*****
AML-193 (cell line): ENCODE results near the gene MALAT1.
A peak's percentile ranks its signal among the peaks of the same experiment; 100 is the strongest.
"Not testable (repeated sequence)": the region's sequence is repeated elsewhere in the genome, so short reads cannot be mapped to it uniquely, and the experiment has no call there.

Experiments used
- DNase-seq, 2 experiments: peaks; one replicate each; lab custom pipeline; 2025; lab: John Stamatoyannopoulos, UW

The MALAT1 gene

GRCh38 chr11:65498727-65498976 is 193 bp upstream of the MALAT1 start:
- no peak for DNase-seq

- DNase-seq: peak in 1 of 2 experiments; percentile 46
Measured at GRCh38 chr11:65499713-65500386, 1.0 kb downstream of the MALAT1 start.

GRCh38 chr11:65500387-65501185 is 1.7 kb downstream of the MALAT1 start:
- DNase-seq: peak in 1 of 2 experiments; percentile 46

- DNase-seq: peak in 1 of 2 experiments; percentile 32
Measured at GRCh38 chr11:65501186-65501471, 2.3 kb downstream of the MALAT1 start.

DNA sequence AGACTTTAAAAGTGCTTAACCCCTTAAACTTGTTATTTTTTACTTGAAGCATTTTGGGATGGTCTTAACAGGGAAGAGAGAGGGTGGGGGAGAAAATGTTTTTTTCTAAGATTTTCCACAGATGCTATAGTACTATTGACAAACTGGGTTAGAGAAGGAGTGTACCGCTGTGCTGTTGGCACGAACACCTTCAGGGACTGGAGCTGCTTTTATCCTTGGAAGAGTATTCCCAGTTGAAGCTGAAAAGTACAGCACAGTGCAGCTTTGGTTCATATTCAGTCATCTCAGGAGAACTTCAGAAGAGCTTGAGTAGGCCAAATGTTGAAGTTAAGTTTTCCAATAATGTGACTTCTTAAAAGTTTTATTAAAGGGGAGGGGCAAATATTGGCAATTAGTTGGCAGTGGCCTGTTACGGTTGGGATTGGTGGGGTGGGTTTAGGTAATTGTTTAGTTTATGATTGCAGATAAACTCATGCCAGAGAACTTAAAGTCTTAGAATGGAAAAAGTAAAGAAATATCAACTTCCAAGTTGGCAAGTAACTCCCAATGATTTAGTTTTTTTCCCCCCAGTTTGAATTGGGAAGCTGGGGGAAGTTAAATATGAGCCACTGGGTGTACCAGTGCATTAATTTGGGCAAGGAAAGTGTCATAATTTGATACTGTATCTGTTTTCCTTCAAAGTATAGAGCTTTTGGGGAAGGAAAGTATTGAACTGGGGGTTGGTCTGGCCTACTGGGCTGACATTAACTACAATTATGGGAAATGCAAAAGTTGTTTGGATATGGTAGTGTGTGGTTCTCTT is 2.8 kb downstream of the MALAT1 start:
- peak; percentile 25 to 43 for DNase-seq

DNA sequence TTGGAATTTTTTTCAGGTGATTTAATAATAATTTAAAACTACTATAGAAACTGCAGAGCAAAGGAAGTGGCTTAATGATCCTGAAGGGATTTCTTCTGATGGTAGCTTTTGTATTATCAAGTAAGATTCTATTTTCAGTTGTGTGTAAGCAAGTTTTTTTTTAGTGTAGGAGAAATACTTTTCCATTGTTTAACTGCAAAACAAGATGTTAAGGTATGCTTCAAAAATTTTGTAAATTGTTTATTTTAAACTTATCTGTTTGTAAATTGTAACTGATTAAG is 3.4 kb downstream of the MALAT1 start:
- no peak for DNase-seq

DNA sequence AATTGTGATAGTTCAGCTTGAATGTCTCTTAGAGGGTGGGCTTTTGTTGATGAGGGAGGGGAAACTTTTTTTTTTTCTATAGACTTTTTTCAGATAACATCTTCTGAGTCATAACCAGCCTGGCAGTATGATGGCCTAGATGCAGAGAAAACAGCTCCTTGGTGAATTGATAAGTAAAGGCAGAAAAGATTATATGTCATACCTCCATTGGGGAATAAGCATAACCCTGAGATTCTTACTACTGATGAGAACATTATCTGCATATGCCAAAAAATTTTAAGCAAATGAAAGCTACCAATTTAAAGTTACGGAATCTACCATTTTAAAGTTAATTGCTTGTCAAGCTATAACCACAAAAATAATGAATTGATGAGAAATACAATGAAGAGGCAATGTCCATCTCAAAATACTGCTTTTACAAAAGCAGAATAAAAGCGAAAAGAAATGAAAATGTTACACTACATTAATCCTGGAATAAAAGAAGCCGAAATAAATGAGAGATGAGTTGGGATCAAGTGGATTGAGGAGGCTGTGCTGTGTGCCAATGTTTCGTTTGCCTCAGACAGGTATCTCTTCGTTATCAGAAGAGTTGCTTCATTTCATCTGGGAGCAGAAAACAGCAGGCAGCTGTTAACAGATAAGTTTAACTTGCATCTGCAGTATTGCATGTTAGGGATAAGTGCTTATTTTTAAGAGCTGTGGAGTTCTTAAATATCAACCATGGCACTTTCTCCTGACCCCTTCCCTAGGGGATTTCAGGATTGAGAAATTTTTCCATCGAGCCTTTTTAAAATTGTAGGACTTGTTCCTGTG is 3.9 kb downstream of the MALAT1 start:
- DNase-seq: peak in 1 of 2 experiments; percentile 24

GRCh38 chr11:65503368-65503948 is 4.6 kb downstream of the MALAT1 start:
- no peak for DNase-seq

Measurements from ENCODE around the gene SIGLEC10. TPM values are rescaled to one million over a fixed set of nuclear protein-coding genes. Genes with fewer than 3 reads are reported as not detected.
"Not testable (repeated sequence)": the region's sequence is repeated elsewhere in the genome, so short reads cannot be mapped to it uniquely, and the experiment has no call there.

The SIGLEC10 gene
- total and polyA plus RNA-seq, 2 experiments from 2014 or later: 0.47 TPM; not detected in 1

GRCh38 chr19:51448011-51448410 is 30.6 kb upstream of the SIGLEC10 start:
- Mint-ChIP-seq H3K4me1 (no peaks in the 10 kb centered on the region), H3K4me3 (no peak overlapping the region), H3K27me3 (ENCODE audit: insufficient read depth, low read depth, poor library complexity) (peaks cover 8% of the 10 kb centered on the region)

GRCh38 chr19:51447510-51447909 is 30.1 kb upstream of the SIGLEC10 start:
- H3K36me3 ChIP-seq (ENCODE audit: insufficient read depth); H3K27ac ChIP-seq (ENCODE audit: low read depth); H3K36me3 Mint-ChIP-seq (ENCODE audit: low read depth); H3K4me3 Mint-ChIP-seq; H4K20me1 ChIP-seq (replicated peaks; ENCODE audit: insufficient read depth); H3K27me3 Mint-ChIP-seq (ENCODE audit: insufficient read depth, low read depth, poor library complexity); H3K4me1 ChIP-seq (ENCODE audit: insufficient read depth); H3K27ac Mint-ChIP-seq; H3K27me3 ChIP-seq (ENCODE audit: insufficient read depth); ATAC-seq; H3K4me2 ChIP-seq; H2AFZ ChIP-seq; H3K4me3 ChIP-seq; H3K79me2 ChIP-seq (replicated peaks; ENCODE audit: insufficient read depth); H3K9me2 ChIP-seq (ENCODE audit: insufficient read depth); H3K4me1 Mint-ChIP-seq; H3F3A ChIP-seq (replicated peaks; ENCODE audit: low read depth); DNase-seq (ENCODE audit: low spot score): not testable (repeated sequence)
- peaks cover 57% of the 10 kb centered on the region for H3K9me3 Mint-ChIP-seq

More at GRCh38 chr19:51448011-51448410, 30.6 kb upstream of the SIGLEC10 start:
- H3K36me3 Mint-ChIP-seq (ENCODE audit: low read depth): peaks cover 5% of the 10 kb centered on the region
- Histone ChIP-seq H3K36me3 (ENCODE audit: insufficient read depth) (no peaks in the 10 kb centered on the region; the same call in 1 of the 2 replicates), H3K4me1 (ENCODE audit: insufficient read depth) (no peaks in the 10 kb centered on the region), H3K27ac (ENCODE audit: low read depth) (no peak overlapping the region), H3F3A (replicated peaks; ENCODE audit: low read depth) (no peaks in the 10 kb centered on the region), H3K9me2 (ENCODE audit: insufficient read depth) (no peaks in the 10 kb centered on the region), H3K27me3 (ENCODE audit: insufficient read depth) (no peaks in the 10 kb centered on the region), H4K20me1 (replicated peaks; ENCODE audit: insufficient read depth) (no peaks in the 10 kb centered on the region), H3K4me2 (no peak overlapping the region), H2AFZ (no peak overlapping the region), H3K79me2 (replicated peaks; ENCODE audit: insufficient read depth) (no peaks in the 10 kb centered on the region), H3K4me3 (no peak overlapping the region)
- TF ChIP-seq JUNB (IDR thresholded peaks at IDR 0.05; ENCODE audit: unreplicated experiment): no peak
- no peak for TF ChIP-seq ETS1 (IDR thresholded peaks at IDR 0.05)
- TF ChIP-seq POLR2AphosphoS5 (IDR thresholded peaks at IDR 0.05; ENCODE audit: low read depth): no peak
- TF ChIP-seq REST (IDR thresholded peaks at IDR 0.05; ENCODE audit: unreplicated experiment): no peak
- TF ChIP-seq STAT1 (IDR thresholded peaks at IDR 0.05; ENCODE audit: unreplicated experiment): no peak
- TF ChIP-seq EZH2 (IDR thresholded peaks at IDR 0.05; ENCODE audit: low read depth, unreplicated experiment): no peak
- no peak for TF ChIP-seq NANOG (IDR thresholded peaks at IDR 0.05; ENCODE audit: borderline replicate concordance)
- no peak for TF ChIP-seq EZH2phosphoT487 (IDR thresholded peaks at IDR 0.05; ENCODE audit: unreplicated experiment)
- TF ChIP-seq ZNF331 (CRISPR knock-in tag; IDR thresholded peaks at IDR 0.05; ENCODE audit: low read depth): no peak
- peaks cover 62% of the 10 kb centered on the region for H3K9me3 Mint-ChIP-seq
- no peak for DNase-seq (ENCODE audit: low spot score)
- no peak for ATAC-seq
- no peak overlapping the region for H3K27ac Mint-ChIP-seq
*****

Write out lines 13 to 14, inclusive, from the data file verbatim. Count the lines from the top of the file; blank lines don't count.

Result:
- DNase-seq: peak in 1 of 2 experiments; percentile 32
Measured at GRCh38 chr11:65501186-65501471, 2.3 kb downstream of the MALAT1 start.